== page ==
OPEN 7 DAYS A WEEK M-F 9 AM – 7 PM • SAT 11 AM-7 PM • SUN NOON-6 PM 559 Main Street • 970-963-1375 • www.carbondalecommunityfoodcoop.org

The People of the Carbondale Community United Methodist Church Invite you to

Rethink Your Spirit Walk Sunday 10:30 a.m. Childcare Available

Open Hearts, Open Minds, Open Doors It’s what we do. 385 So. 2nd Street, 963-4461 Rev. Wallace D. (Wally) Finley, Pastor, 379-5686 Rev. Dr. Richard Lyons, Pastor 987-4034 Carbondale’s Historic “Mainline” Church Where we take the Bible seriously but not literally.

THE SOPRIS SUN • JANUARY 28, 2010 • 13


How to make the most of the moment Does mindfulness have anything to do with living in the present moment? The answer is an unqualified “yes.” Mindfulness has everything to do with living in the present moment. What’s going on in your head? Until you know, there can be all sorts of issues of which you are unaware – issues that run your life, partnerships, work and play. If you are unaware of a problem, you can’t do anything to fix it, right? This is where mindfulness comes in. Mindfulness and present-moment living are intimately interconnected. Your mind is busily creating your reality right now, bringing up thoughts about a huge variety of things. Your subconscious mind and habituated thoughts into may be telling your conscious mind that you are By Stephanie tired of your job, or that Stanfield, Phd, Thd your significant other has it out for you. It may busily be creating a list of all the things you need to be doing or all the things you left undone. You may be feeling guilty. Your unconscious mind may be saying all types of critical and unproductive things, or it may be complimenting you and your good works. It is so busy with creating narratives that you don’t really hear and comprehend what is being programmed into your consciousness and back into your unconscious mind. You may just feel a rising sense of anxiety that grows ever larger as your day goes on as this unchecked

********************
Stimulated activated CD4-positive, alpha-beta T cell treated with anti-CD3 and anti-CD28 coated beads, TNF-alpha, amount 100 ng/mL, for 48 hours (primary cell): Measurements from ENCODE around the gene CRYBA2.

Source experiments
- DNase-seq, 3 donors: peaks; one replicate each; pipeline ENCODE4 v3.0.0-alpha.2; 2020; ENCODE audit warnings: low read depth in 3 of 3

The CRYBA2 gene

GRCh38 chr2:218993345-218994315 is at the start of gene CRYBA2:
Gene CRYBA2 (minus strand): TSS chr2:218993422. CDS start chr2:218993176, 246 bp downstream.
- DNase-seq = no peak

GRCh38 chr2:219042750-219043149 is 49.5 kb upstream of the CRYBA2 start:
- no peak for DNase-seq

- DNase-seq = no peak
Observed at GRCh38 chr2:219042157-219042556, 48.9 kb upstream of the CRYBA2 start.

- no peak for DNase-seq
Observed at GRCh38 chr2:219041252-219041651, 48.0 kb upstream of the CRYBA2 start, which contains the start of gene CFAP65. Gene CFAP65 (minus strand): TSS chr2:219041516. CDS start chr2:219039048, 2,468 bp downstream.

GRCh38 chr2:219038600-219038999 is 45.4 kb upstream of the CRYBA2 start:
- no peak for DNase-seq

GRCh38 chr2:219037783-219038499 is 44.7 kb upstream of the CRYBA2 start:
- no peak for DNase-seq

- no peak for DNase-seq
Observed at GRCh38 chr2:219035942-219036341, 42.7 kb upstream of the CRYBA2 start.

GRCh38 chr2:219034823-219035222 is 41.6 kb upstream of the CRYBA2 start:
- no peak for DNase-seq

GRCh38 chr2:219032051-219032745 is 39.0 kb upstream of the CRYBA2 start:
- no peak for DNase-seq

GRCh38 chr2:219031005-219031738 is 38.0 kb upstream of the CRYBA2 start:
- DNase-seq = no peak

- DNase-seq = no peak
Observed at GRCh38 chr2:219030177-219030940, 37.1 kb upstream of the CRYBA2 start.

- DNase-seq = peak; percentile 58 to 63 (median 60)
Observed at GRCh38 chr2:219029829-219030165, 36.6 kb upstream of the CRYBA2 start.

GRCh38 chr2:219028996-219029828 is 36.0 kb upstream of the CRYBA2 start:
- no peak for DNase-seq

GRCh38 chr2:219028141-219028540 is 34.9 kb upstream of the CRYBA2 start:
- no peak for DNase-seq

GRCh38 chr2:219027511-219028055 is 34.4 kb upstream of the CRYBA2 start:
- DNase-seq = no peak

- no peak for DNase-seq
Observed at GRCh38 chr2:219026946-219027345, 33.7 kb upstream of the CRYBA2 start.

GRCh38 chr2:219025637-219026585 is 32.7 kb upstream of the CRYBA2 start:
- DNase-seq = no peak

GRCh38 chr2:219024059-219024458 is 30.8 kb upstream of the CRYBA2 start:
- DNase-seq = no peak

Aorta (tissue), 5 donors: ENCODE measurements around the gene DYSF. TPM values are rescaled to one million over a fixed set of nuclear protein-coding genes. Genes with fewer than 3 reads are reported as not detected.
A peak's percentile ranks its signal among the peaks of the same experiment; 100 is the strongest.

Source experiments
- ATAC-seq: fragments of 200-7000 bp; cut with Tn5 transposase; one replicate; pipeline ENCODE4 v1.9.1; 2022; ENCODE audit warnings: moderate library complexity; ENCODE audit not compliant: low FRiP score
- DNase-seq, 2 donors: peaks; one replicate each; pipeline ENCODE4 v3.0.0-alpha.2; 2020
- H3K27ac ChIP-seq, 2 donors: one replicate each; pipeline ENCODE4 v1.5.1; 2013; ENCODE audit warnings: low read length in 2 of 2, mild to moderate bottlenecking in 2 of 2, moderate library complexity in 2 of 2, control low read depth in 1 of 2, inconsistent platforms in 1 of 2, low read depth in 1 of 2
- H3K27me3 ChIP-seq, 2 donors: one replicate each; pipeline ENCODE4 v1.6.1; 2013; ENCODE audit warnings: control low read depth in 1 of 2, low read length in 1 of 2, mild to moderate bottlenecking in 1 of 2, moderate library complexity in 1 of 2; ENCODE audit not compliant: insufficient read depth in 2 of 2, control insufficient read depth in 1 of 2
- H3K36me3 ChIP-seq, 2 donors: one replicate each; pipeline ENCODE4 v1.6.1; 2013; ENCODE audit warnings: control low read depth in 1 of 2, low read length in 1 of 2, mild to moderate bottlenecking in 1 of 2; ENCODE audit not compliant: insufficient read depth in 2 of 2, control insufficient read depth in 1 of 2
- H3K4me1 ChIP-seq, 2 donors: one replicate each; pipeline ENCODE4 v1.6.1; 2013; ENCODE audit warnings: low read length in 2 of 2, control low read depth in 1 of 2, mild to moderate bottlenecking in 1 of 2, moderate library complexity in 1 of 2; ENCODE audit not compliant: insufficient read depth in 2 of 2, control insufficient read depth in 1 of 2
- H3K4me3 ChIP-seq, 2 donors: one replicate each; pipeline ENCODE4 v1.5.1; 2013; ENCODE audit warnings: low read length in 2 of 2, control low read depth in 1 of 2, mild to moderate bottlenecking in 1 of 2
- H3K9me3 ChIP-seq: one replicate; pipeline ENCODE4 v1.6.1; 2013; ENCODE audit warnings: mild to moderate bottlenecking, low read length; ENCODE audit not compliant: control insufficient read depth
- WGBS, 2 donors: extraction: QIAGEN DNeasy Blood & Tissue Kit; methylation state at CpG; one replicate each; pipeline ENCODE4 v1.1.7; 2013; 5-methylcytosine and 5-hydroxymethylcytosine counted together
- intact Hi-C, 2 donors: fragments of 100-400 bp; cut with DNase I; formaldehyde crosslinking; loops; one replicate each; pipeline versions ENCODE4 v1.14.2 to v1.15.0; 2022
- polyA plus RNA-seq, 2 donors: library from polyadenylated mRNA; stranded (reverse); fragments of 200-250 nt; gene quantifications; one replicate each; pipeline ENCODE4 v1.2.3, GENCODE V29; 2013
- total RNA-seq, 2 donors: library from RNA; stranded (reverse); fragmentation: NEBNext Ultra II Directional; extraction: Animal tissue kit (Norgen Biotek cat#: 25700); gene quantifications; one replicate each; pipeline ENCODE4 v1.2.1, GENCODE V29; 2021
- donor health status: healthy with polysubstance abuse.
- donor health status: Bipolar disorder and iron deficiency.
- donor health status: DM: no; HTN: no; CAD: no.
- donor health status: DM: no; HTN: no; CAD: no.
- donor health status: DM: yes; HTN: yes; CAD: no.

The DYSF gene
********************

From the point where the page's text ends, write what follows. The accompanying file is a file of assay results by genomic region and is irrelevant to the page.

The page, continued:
Journeys Health

emotional tide increases its stress on you. What is the solution? What can you do when your thoughts keep you helpless and hopeless? The answer is for you to begin a mindfulness practice.

Mindfulness skills help the mind to quiet, allowing a person to be with his or her thoughts and understand what they are broadcasting to mind, body and soul. Once awareness of the thoughts becomes a habit, the focus moves to changing the thoughts. Mindfulness skills have their earliest roots in eastern practices and pay homage to Buddhist mindfulness meditation techniques. These techniques teach people how to calmly and peacefully accept whatever happens to them with minimal emotional reactions, no matter how severe the crisis. Mindfulness skills help the mind to quiet, allowing a person to be with his or her thoughts and understand what they are broadcasting to mind, body and soul. Once awareness of the thoughts becomes a habit, the focus moves to changing the thoughts. Each thought carries with it an emotional context. As the quality of thoughts is improved, the emotion that accompanies these thoughts is improved as well. Stillness enhances the feeling of peacefulness and quiet. This healing space allows the destructive emotions and thoughts to stop their constant